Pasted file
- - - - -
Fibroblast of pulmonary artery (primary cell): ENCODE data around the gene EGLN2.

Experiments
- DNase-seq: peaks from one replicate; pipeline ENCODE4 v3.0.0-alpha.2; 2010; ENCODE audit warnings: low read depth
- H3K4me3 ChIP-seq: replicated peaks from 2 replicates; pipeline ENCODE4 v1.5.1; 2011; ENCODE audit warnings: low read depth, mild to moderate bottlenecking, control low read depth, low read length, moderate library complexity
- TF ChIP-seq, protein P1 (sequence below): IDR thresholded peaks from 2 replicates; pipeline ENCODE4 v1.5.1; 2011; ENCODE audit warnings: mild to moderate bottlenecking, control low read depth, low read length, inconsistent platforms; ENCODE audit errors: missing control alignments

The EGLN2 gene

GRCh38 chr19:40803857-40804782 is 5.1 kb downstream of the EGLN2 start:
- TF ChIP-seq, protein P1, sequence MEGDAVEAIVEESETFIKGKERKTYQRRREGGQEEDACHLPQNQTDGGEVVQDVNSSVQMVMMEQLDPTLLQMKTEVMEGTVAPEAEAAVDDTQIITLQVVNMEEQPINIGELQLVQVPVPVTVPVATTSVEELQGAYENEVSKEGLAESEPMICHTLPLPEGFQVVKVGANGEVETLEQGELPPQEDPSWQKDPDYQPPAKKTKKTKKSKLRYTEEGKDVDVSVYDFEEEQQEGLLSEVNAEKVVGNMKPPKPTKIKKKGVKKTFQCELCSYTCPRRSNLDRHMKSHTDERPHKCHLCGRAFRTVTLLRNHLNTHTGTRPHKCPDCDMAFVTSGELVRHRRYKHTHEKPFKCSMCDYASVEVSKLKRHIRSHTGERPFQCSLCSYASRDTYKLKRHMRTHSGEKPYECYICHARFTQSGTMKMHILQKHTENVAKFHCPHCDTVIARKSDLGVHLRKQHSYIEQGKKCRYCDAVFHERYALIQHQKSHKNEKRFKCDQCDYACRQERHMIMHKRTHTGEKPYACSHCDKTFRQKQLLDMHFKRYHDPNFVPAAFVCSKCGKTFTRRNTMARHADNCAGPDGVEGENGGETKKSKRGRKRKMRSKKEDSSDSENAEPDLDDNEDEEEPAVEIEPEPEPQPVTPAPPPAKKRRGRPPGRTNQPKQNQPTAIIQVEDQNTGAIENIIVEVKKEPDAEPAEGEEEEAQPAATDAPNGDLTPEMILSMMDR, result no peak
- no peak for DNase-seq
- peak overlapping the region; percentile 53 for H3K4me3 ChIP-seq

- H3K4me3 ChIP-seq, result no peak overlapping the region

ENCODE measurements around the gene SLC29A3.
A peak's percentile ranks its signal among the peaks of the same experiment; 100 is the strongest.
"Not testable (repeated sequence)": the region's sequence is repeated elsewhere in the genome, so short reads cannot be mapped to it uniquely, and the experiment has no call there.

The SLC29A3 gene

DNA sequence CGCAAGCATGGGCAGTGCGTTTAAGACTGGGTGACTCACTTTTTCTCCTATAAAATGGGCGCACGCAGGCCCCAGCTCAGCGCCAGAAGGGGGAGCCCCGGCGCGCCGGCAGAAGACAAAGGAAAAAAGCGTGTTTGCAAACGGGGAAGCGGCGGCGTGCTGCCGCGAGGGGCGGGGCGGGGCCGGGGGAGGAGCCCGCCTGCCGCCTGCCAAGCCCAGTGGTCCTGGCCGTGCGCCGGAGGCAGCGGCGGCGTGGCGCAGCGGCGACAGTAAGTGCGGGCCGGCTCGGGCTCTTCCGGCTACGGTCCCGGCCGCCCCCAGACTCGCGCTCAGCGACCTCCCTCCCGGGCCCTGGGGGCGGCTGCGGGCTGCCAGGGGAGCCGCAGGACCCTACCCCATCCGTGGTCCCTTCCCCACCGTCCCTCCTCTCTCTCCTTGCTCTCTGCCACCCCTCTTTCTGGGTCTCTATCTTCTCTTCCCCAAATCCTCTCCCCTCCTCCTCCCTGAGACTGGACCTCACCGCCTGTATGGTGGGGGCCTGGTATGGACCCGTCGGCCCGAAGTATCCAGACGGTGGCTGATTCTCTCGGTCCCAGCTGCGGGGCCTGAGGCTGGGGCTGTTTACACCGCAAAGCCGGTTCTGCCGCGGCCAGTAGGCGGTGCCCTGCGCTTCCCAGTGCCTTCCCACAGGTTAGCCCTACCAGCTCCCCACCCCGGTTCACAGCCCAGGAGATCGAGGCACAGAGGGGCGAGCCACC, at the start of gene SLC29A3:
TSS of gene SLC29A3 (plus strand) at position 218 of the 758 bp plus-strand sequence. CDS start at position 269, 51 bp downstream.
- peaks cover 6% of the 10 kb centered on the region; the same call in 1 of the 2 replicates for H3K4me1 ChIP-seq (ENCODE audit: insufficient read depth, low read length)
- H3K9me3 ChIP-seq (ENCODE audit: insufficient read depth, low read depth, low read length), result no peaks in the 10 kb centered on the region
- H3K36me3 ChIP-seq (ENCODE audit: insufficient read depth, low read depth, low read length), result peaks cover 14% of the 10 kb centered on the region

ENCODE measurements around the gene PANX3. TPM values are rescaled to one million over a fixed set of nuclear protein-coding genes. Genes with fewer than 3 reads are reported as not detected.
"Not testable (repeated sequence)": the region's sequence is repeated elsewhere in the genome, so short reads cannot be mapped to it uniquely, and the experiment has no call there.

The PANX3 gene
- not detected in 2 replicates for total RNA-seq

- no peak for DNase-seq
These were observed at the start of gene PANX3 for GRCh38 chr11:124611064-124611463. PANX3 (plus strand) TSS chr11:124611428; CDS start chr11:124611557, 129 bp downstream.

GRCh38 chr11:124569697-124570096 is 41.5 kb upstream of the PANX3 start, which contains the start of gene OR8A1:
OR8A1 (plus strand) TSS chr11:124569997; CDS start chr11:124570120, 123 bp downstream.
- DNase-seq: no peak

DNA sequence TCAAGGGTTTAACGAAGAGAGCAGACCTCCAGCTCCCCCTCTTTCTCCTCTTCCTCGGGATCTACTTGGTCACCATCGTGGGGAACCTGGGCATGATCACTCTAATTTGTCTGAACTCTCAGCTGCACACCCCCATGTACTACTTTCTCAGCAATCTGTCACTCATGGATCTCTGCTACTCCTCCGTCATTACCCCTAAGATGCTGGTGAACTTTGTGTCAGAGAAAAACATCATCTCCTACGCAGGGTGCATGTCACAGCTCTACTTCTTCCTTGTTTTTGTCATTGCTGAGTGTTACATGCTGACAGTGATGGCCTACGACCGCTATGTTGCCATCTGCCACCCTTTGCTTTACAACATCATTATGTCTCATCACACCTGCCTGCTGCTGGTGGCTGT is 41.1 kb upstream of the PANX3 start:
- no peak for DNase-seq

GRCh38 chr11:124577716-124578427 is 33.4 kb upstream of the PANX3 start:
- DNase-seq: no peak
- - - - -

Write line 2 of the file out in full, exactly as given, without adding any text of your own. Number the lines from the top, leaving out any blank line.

Experiments